How Elevated Blood Sugar Levels Damage Blood Vessels to Trigger Diabetic Complications


Researchers have discovered the mechanism whereby elevated blood glucose levels (hyperglycemia) damage human blood vessels to trigger the onset of a range of deadly diabetic complications, including inflammation, blood clots and kidney disease.

By modeling the effects of hyperglycemia on endothelial cells – the cells that form the lining of human blood vessels – the researchers confirmed that glucose metabolism in endothelial cells is increased in the presence of higher than normal concentrations of glucose. They further identified, for the first time, exactly how this leads to more severe diabetic complications.

An enzyme that normally helps to metabolize glucose in endothelial cells – hexokinase-2 (HK2) – tends to break down more slowly in the presence of elevated glucose concentrations. As a result, the endothelial cells begin to metabolize more glucose, instigating further metabolic alterations in endothelial cells.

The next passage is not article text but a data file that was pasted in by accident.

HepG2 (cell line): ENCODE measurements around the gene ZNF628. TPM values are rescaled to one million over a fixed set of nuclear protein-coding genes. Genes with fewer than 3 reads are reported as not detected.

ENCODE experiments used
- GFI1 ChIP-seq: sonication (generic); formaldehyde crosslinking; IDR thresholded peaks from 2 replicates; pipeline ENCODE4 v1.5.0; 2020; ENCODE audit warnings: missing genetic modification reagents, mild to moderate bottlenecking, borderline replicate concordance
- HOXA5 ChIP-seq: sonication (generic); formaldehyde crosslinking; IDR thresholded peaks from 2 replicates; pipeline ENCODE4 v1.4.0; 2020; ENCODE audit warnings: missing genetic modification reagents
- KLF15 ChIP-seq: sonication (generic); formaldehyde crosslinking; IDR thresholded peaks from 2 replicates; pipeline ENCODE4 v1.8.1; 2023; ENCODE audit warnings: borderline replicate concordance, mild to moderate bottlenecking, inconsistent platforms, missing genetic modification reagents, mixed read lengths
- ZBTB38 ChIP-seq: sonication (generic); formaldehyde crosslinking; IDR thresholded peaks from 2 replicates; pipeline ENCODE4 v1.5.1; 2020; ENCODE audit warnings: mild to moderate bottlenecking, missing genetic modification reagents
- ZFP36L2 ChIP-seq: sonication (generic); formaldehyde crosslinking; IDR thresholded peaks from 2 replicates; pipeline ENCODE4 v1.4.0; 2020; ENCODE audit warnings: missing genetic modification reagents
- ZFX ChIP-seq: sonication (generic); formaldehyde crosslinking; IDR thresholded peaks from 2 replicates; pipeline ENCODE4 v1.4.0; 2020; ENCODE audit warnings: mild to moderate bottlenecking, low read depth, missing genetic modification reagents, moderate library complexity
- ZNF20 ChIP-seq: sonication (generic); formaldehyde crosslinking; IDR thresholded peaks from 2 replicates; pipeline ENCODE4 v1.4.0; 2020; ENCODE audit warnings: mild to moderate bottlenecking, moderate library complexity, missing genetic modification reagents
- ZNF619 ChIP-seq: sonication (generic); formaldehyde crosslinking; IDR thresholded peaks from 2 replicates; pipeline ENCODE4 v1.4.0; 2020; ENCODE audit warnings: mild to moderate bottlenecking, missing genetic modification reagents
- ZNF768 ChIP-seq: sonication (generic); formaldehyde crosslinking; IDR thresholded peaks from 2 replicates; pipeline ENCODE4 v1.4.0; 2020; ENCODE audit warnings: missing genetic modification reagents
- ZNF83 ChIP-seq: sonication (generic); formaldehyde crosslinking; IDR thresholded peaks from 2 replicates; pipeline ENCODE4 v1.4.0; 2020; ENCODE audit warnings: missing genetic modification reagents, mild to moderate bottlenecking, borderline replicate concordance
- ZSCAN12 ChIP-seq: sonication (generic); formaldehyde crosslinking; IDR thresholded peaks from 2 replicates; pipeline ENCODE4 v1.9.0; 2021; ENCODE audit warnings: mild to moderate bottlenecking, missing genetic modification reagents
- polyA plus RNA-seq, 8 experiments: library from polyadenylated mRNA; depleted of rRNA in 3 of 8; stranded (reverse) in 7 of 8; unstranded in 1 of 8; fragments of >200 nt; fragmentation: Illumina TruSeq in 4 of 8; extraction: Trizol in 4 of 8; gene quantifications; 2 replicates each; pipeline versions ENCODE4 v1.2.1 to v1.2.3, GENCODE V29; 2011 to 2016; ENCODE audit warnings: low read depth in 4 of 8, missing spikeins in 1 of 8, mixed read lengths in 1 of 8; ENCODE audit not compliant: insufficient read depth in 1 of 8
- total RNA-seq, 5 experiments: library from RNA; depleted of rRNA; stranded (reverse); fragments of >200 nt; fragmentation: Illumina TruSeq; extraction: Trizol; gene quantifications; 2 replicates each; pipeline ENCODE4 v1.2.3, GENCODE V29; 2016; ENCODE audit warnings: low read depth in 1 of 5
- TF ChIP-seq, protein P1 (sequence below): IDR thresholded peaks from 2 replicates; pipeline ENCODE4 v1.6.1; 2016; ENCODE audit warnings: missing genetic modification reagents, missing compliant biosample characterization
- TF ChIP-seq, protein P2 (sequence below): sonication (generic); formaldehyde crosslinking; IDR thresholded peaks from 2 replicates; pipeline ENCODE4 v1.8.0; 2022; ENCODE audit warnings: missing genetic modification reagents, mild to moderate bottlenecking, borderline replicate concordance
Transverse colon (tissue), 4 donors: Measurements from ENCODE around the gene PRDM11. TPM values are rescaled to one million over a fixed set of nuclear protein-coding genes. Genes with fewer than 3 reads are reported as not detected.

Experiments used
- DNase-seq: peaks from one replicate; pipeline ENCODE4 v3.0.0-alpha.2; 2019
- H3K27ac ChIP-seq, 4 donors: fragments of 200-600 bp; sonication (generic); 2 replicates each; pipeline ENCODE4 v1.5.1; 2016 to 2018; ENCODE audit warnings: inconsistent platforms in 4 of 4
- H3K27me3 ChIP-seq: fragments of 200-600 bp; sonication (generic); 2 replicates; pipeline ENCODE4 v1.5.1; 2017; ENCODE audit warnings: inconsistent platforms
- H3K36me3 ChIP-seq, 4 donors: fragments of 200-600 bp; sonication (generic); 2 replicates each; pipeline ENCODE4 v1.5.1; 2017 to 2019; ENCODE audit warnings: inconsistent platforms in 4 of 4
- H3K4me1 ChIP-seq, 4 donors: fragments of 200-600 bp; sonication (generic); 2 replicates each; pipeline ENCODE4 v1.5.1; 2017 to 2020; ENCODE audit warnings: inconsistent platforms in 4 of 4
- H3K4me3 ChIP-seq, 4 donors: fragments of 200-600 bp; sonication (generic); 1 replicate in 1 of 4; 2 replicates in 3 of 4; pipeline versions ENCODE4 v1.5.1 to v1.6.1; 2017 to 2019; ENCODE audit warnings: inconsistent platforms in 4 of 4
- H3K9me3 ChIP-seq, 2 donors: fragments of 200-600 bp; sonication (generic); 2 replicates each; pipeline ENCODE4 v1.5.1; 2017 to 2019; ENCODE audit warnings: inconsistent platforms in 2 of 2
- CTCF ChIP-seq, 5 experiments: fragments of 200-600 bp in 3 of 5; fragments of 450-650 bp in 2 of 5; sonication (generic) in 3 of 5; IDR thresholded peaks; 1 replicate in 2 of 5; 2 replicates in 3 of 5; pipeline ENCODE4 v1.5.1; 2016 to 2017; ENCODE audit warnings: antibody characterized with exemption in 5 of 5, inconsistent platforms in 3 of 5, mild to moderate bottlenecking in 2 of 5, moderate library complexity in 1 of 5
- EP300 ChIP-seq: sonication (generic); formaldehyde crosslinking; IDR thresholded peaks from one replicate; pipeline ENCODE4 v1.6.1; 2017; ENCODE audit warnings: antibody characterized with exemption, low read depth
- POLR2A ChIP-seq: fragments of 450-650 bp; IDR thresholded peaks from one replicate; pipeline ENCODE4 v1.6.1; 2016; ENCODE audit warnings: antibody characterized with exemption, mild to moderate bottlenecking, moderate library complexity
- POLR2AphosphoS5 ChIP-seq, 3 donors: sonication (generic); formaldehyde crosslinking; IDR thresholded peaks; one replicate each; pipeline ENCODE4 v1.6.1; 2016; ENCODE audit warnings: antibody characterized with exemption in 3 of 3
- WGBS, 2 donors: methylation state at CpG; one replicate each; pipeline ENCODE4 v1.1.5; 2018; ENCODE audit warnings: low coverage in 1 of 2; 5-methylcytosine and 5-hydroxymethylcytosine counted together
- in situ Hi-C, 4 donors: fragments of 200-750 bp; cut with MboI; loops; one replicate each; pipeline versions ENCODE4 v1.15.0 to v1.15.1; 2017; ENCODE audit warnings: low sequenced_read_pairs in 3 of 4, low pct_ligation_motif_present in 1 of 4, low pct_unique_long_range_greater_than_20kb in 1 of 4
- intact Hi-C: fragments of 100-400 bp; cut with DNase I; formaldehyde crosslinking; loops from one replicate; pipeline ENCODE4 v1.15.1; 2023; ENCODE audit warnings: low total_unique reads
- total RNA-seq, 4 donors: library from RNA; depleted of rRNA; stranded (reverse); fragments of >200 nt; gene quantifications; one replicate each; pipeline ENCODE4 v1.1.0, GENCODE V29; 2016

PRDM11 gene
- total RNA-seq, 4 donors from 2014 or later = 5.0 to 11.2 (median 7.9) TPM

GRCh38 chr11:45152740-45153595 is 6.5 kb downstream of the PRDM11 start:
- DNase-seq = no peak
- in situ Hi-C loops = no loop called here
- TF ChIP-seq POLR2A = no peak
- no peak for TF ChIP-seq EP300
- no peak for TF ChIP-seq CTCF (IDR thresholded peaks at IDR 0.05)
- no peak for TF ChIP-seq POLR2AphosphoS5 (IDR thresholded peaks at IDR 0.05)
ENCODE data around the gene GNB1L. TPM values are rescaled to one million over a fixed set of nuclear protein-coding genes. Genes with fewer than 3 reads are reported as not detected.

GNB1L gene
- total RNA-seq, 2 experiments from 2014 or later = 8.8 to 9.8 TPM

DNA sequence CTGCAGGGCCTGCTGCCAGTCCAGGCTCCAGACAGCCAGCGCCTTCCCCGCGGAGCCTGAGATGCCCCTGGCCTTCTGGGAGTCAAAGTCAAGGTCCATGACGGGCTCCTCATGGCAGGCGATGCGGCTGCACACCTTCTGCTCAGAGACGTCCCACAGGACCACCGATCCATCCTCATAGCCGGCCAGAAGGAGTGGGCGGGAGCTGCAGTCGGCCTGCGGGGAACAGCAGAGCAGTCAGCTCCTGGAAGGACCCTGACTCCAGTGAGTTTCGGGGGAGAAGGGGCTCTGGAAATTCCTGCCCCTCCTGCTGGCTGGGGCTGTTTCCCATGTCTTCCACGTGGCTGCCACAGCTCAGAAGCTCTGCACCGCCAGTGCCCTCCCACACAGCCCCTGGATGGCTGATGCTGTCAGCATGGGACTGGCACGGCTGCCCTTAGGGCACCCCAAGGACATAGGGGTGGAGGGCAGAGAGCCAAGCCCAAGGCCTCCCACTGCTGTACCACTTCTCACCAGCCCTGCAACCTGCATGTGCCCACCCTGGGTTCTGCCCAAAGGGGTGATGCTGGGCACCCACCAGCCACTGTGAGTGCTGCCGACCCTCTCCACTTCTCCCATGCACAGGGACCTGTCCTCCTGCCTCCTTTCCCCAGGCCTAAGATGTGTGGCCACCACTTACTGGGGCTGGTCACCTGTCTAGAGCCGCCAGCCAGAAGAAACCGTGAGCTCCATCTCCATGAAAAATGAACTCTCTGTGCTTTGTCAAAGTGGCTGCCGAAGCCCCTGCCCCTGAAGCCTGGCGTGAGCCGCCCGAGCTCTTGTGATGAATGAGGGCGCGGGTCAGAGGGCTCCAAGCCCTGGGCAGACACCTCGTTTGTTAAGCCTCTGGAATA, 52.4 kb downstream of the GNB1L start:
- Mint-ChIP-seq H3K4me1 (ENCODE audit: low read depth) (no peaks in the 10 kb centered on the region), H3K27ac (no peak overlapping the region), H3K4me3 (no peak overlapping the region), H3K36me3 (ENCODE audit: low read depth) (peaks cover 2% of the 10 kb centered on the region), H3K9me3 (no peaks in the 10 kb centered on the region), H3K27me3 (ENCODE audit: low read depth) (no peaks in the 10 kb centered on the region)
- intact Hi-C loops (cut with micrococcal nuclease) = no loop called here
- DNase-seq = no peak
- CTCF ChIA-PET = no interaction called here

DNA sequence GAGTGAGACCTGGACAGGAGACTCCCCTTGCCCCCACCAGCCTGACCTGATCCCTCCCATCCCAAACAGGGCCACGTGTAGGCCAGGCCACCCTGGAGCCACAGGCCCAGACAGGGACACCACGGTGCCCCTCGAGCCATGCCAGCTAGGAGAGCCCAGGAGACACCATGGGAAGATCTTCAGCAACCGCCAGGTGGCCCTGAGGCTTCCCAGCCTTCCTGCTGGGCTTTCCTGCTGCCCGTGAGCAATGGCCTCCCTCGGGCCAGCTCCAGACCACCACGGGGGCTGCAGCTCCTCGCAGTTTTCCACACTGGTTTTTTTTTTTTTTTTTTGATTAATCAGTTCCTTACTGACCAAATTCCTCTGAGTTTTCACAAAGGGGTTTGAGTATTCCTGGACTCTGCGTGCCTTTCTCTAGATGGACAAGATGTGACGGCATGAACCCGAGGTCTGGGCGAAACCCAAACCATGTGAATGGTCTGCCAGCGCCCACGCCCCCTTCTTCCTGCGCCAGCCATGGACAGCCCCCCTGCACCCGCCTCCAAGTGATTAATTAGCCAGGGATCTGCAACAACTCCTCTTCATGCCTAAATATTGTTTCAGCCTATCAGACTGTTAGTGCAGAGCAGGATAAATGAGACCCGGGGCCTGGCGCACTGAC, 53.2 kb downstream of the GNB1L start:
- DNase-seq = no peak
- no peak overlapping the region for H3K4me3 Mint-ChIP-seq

This metabolic derangement in turn leads to increased production of a reactive glucose-derived substance, methylglyoxal (MG), that is elevated in diabetes and linked to vascular complications, including damage to blood cells, kidneys, retina and nerves in arms and legs.

As MG binds and modifies proteins, it causes them to become misfolded. In the study the researchers found 222 proteins that are susceptible to MG modification. They also identified a protein quality surveillance system, called the Unfolded Protein Response, that normally aids in removing damaged proteins. When the unfolded protein response is overloaded, the build up of misfolded proteins triggers inflammation and blood clot formation. Together these processes contribute to blood vessel damage linked to the development of vascular complications associated with diabetes.

Dr. Naila Rabbani, from Warwick Medical School, said of the study: “Mechanisms of organ sensitivity to damage by high glucose concentrations in diabetes are still poorly understood and urgent improvement in treatment of diabetic complication is needed. Our study provides a step advance in understanding these mechanisms.”

Source: Zehra Irshad, Mingzhan Xue, Amal Ashour, James R. Larkin, Paul J. Thornalley, Naila Rabbani. Activation of the unfolded protein response in high glucose treated endothelial cells is mediated by methylglyoxal. Scientific Reports, 2019; 9 (1) DOI: 10.1038/s41598-019-44358-1

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